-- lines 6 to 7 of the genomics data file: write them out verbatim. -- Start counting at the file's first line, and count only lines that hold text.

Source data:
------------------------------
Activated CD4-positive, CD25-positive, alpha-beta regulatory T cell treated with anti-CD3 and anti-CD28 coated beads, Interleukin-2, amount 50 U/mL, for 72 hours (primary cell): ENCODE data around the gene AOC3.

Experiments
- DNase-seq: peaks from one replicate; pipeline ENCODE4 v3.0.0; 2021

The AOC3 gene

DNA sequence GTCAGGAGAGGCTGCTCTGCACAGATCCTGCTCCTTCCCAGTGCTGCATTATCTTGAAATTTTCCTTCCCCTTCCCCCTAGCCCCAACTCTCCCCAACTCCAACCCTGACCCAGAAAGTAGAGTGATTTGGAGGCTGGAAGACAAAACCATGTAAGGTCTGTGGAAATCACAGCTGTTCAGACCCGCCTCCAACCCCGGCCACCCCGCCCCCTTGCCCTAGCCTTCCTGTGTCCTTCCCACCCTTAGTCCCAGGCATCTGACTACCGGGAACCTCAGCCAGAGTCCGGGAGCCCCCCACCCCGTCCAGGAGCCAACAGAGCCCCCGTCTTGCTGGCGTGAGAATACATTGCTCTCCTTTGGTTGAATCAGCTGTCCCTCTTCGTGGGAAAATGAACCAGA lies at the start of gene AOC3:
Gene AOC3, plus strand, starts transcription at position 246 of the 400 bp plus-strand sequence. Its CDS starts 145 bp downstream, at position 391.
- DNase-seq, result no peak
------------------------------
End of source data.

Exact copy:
Gene AOC3, plus strand, starts transcription at position 246 of the 400 bp plus-strand sequence. Its CDS starts 145 bp downstream, at position 391.
- DNase-seq, result no peak